Architects of the plan quickly learned, however, that boosting kindergarten readiness in poor communities is as tough as it is important. In the project’s first three years, its leaders learned a simple but crucial lesson: to listen. While leaders were listening to residents from the beginning – the federal Promise Neighborhoods program is based on the idea of community engagement – they gained traction when they invited parents to play even bigger roles.
“We have restructured how we view planning. The parents are extremely involved in planning,” said Judy Ratlief, director of operations for the Eastside Promise Neighborhood. “The greatest paradigm shift was to say to the community: Formal-based education is not the only way to raise a child, but they all must be ready for kindergarten.”
They also revisited their goals: Now, the project’s target is that 45 to 55 percent of incoming students will be prepared to start kindergarten in the 2016-17 school year.
The neighborhood’s deep, generations-spanning poverty also posed problems. Within Eastside’s 3.5 square miles, 60 percent of children live below the poverty line and nearly half of all adults are unemployed, according to the Promise application. More than 60 percent of adults don’t have a high school diploma.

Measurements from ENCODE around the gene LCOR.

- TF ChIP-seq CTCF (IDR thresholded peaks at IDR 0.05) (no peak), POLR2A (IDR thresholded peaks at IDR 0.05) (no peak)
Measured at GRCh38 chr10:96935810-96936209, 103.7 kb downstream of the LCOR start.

But, Eastside has strengths that position the grant to succeed. Chief among those is San Antonio’s mayor, Julian Castro, who was investing in early education before the community won its initial planning grant in 2010. He is pushing his own plan to dramatically improve kindergarten readiness and aligning it with Eastside’s work.
Building an Infrastructure
One of the main reasons the Eastside Promise Neighborhood (EPN) plan is based, in part, on boosting kindergarten readiness is that the community lacks some basic elements of a high-quality early learning system.
For starters, there are not enough affordable child care, preschool, and pre-kindergarten programs in the neighborhood, and providers who are there don’t have access to enough resources and professional development.
“There is a dearth of skilled early education and child care providers, both among centers and FFN (the majority of care providers). This shortage, coupled with the large number of parents unable to afford early education for their children, causes most EPN children to enter kindergarten without sufficient early learning skills.” -- San Antonio Eastside Promise Neighborhood, implementation grant application.
Within the most popular child care option – family, friends and neighbors (FFN) - quality is inconsistent. So, the project focused on connecting those providers with high-quality early learning resources. It expanded Play and Learn programs – where FFN caregivers meet with an experienced early educator for developmental play and educational activities. It also plans to enroll FFN providers in a local childhood development certificate program. And it launched a 15-week class where parents can learn about childhood development.